The “Indonesian’s” English

Hi, guys!

in this post, I use English for presenting something that I want to write about.

It’s about the use of English in my course.

I don’t want to say the name of the course, it’s international.

I join an English course in my town, Jember, Indonesia. I really enjoy being in the part of the class. My friends are welcoming me nicely, and they always make me laugh over and over.

My course teaches us about the right grammar, like how to use “it”, how to use simple tense, or many other tenses. Yeah, and we are pretty good in grammar.

As a dual-language user, sometimes, I can be a translator in my original language and English. And you know, Bahasa Indonesia (Indonesian’s language) is a kind of language which uses alphabet as its written form. So, it’s almost as same as English. But not like Arabic, we can know the meaning in Bahasa Indonesia clearly because there is no swapping words. So, the arrangement of the words is just the way it is. We only have to translate word by word. While in English, the is a rule for “swapping words”.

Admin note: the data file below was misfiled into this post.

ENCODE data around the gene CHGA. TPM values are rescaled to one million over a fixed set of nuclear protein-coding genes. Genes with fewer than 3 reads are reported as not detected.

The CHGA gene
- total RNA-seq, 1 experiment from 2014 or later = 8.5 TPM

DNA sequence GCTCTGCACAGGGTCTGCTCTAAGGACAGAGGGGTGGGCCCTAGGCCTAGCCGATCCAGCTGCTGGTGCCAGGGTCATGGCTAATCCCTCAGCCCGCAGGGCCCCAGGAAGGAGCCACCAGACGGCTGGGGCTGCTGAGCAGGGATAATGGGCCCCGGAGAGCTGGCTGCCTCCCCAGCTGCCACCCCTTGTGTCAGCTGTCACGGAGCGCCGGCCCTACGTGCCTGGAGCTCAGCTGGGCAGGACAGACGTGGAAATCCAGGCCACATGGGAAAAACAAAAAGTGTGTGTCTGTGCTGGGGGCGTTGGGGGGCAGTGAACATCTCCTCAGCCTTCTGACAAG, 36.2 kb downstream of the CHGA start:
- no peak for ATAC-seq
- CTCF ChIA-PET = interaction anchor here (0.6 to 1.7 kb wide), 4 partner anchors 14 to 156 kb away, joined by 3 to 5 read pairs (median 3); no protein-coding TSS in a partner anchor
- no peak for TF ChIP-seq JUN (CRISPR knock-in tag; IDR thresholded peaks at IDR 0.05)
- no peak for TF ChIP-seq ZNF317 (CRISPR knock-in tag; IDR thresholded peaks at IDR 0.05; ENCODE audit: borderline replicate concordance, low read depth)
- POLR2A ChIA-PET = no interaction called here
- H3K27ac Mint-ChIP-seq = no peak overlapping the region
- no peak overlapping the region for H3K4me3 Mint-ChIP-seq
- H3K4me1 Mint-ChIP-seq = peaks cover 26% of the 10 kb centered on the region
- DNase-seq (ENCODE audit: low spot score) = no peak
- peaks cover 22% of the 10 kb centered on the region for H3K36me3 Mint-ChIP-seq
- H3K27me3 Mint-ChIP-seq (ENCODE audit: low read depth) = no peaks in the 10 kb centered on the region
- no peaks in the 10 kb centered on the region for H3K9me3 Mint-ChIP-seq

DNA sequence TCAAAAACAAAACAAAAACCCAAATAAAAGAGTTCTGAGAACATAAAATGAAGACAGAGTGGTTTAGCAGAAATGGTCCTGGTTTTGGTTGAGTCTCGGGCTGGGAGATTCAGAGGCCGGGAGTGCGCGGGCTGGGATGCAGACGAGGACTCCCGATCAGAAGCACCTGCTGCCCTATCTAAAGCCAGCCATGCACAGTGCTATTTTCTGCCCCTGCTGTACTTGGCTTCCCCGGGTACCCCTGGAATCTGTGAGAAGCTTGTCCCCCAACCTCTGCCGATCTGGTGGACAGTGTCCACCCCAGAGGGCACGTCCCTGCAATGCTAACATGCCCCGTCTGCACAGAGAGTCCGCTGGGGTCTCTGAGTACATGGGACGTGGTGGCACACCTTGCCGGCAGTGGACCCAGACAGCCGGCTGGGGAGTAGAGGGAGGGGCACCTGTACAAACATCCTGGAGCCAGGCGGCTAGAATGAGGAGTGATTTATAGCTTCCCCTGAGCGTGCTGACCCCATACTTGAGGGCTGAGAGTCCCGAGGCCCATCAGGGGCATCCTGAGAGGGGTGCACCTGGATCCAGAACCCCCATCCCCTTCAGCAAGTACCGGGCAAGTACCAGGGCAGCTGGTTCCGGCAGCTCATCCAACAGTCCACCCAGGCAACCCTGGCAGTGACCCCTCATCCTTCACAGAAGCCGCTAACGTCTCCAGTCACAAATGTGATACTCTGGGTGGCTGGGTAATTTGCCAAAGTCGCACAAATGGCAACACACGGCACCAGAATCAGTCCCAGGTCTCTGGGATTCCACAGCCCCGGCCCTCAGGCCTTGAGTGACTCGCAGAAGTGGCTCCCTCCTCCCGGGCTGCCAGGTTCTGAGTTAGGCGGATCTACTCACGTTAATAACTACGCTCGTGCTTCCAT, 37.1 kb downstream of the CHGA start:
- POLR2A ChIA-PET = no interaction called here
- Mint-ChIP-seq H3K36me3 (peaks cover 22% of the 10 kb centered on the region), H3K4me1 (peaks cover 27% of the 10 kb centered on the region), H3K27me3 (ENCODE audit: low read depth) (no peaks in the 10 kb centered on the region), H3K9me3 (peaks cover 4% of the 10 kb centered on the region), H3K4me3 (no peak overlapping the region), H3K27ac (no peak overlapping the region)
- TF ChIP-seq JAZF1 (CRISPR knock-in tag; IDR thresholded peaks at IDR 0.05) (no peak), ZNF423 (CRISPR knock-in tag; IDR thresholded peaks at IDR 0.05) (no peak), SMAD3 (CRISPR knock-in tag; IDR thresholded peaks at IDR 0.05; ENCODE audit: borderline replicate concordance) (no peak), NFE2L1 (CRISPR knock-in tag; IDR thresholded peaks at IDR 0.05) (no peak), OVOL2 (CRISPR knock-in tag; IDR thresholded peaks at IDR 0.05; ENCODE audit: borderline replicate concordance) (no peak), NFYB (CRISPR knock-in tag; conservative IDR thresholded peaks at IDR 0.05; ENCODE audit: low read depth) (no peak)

For example :

Bahasa Indonesia : Celana merah (red pants)

                                Celana = pants, merah = red. It is swapped right?

and vice versa  : Rich man, in Bahasa Indonesia is “Orang Kaya”

                             Rich = kaya, man = orang.

Besides, the are many other rules in English, just like Japanese. Giving a “to be” is one of the rules. While in Indonesia, the are no “to be”.

For example : She is beautiful

                       in Bahasa Indonesia is, “Dia Cantik” (She = Dia, beautiful = cantik)

                       the “is” cannot be translated in Bahasa Indonesia.

just a few things about my language 🙂 for adding your knowledge 😀

here are words in my class which are classified as “Indonesian’s English” (translating word by word, without thinking the whole meaning of the sentence) :

– Malu-malu kucing = Shy shy cat

  which means shy ( I don’t know why there’s a cat/kucing)

– Pupuk bawang = Fertilizer onion

  which means too young to join the game

– Kemeja = to table (this one is so worrying -_-)

  which means shirt

 

You copy copy me” = “Kamu ikut-ikut aku”

Maybe the one who will laugh are the Indonesian’s reader, for those who are not, you will think that my post don’t have it’s point unless you have studied Bahasa Indonesia hardly.

That’s why, go see my country and explore some unique things in it!

Terima kasih 🙂

Salam,

Penulis 😀

 

 

 

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